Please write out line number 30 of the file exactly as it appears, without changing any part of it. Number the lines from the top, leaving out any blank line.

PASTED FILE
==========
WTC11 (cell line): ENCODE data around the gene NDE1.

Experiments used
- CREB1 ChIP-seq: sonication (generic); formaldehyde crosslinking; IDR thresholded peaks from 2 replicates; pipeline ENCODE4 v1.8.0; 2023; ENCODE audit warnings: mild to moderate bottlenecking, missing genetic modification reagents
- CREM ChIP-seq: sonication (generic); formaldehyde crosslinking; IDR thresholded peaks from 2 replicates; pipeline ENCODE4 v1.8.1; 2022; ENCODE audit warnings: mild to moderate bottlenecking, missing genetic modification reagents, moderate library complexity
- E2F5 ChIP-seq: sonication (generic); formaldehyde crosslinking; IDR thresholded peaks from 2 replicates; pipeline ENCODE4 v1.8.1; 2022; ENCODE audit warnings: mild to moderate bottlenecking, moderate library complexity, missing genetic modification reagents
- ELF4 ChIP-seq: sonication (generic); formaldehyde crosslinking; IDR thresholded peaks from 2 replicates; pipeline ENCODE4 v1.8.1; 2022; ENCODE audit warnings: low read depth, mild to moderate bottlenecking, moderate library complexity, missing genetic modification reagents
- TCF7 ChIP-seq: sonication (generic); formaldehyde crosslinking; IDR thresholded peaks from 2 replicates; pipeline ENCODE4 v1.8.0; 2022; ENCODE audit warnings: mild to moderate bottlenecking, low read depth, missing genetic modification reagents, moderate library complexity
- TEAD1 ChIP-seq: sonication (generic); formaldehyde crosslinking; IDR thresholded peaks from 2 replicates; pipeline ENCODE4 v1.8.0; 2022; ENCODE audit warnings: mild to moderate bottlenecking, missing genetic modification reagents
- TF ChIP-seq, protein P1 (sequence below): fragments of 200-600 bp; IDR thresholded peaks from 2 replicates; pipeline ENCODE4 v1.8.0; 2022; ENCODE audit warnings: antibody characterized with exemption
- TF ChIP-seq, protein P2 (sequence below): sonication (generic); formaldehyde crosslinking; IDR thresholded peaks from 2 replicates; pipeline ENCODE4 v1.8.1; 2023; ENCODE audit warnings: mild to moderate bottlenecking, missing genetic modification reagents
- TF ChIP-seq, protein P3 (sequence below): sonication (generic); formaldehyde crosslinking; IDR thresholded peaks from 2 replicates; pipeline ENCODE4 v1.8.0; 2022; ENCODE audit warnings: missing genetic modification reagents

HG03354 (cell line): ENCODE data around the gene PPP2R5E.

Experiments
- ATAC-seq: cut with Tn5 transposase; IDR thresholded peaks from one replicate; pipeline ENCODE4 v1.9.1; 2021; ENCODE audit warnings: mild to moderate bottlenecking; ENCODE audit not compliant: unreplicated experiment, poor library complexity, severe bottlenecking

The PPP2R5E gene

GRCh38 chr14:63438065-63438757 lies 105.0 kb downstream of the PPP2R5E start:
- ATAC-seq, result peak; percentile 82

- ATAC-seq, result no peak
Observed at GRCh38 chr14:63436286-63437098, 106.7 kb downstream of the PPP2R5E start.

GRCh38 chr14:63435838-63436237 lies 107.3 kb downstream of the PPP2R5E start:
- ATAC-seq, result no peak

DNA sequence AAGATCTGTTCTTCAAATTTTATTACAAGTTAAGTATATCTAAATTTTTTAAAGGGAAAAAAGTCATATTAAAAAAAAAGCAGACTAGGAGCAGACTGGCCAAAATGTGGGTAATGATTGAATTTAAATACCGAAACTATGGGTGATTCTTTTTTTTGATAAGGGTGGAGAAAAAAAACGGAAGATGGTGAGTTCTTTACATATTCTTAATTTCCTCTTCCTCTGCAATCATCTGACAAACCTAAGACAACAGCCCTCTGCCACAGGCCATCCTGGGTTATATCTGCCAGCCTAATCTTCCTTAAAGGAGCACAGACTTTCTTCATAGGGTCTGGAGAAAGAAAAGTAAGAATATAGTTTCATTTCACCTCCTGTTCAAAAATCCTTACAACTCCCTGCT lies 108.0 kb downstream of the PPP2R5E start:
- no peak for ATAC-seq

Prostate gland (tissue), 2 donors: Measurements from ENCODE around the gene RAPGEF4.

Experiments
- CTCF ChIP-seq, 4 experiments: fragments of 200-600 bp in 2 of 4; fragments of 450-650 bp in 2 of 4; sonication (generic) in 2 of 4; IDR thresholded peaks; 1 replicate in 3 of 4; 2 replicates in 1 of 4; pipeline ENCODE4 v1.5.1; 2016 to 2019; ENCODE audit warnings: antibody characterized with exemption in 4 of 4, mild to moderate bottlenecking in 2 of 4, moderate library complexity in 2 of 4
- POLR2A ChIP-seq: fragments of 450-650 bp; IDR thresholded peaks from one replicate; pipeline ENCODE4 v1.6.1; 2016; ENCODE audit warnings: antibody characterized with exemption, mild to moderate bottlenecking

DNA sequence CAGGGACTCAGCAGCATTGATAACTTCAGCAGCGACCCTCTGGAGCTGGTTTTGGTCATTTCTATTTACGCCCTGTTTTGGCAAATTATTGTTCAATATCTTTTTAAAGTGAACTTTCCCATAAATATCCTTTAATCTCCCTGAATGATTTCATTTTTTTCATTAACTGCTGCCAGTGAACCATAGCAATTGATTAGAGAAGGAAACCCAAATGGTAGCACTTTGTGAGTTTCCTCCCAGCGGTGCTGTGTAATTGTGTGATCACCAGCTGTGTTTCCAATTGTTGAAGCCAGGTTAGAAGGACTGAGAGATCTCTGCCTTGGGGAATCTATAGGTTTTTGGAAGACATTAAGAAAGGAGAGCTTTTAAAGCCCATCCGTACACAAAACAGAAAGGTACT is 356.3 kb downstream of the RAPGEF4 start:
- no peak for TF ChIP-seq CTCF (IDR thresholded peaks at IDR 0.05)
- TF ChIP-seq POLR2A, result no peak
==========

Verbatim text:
- TF ChIP-seq POLR2A, result no peak